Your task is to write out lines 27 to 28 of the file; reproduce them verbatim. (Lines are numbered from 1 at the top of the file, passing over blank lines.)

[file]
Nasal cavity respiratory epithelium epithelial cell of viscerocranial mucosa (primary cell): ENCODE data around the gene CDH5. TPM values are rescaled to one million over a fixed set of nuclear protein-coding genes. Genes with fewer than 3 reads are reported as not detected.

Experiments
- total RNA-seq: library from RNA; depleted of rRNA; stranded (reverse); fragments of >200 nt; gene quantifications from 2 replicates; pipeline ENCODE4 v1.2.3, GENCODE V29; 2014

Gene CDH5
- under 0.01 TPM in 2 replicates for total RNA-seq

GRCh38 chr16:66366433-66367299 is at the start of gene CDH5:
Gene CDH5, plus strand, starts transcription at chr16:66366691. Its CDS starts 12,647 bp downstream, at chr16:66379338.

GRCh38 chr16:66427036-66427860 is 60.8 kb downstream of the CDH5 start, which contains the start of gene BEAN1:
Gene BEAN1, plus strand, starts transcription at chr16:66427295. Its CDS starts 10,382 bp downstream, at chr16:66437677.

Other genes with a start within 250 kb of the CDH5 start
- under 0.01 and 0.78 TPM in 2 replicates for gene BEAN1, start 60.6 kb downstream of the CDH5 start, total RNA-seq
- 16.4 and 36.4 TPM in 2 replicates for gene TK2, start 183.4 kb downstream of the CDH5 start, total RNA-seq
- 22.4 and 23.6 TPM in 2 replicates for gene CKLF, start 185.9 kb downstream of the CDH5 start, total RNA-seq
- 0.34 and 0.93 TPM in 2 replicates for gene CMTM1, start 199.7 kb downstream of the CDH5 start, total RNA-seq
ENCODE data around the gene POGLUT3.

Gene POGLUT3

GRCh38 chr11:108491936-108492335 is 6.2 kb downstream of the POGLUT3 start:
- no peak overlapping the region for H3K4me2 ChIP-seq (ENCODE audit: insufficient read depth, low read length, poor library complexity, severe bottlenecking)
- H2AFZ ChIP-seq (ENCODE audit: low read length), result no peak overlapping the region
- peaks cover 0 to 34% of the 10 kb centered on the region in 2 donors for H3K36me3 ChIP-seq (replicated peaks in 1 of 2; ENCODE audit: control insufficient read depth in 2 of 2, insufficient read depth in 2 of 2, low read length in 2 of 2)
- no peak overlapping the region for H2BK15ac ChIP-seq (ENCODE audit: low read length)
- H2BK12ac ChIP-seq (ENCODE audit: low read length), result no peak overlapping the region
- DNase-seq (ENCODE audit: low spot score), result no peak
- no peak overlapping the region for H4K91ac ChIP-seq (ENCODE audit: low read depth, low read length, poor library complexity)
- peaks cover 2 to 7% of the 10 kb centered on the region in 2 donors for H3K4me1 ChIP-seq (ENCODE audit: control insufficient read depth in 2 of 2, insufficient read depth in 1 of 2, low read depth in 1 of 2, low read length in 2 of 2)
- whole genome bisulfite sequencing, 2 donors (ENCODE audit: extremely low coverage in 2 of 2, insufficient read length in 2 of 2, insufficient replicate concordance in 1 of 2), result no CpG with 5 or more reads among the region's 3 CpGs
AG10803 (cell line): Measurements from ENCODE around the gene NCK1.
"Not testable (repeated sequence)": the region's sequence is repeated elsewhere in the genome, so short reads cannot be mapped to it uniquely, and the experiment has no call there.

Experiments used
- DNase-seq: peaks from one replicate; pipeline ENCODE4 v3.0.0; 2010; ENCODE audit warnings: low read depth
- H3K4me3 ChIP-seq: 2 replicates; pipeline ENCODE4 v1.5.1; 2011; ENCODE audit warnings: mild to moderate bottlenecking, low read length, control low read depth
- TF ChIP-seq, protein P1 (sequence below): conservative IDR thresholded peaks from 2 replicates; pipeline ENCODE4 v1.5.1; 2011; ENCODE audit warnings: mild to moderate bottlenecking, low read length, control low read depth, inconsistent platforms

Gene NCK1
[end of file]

AG10803 (cell line): Measurements from ENCODE around the gene NCK1.
"Not testable (repeated sequence)": the region's sequence is repeated elsewhere in the genome, so short reads cannot be mapped to it uniquely, and the experiment has no call there.